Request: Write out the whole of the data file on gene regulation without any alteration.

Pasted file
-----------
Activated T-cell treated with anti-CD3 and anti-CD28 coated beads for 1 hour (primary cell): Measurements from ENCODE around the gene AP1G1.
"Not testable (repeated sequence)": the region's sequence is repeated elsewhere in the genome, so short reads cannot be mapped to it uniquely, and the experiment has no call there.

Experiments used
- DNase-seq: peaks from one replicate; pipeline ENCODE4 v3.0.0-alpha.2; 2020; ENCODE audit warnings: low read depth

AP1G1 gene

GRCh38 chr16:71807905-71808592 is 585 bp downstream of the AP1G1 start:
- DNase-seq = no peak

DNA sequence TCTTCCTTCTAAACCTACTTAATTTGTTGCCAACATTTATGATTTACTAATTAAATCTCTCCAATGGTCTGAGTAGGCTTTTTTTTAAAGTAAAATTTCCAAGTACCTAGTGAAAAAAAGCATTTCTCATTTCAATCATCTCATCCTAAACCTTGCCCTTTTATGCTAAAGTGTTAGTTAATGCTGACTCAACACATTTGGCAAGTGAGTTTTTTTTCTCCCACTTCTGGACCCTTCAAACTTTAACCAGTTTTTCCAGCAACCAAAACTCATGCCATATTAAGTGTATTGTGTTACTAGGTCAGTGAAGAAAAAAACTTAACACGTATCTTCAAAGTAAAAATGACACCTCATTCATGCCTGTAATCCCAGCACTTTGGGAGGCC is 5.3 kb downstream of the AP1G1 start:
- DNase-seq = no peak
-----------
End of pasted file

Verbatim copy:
Activated T-cell treated with anti-CD3 and anti-CD28 coated beads for 1 hour (primary cell): Measurements from ENCODE around the gene AP1G1.
"Not testable (repeated sequence)": the region's sequence is repeated elsewhere in the genome, so short reads cannot be mapped to it uniquely, and the experiment has no call there.

Experiments used
- DNase-seq: peaks from one replicate; pipeline ENCODE4 v3.0.0-alpha.2; 2020; ENCODE audit warnings: low read depth

AP1G1 gene

GRCh38 chr16:71807905-71808592 is 585 bp downstream of the AP1G1 start:
- DNase-seq = no peak

DNA sequence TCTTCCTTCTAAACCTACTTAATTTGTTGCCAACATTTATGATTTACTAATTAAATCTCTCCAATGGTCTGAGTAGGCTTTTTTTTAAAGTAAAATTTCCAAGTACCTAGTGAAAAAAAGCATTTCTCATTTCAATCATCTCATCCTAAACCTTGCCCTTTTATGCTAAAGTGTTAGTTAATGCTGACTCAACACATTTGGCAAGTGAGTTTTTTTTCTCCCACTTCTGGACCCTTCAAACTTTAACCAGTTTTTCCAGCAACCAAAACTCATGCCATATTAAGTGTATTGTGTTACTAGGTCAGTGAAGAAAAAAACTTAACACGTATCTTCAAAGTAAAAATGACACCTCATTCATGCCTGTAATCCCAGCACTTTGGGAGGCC is 5.3 kb downstream of the AP1G1 start:
- DNase-seq = no peak